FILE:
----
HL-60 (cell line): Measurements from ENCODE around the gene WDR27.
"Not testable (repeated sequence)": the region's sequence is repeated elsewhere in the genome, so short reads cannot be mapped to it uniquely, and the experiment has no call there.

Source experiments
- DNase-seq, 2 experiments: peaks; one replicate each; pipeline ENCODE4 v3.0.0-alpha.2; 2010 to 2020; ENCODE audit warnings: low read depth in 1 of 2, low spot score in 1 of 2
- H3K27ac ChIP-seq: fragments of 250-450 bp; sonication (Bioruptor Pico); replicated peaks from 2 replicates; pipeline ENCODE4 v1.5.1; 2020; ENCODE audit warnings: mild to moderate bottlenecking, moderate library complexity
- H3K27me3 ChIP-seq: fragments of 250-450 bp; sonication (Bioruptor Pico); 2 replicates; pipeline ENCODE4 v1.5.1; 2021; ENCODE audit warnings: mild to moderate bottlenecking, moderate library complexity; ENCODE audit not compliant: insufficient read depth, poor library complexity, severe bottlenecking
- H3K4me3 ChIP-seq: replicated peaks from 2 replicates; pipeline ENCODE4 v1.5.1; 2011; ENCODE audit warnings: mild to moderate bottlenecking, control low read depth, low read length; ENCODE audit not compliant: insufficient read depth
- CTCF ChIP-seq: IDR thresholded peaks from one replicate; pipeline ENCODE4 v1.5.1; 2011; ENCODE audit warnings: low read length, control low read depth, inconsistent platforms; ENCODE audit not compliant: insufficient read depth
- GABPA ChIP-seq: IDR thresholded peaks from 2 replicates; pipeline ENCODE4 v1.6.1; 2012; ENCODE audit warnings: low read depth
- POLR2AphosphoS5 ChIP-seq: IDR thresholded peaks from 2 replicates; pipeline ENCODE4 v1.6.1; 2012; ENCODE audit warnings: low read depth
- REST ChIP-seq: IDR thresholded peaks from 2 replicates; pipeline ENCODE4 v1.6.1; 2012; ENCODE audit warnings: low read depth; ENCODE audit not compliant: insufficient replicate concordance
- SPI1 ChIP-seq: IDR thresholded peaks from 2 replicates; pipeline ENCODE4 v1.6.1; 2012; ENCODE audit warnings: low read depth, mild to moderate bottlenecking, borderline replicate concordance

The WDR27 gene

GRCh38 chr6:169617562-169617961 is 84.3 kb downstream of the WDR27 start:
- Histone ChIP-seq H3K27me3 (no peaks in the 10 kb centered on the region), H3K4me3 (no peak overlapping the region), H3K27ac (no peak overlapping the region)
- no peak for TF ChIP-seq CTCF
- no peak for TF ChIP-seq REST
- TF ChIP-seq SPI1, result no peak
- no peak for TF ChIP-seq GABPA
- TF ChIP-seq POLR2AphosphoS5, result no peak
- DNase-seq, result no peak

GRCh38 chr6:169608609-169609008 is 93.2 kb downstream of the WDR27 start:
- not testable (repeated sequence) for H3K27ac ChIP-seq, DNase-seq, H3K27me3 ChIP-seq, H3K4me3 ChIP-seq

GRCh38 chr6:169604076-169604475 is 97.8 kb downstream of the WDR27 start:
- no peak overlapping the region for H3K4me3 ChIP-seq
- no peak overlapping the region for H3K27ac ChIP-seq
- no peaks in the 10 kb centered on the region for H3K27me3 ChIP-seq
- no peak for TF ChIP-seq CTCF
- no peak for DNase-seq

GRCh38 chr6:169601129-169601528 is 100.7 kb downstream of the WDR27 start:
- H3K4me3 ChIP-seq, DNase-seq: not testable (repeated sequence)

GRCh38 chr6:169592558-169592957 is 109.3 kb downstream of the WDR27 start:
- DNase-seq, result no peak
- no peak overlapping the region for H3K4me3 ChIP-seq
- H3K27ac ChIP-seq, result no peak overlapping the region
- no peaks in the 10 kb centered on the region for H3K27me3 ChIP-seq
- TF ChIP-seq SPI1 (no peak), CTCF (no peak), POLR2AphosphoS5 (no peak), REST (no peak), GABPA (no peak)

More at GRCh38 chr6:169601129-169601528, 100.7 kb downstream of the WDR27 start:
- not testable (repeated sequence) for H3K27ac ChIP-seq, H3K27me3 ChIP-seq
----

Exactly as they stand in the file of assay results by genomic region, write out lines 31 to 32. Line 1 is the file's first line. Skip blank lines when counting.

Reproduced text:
- H3K4me3 ChIP-seq, DNase-seq: not testable (repeated sequence)

GRCh38 chr6:169592558-169592957 is 109.3 kb downstream of the WDR27 start: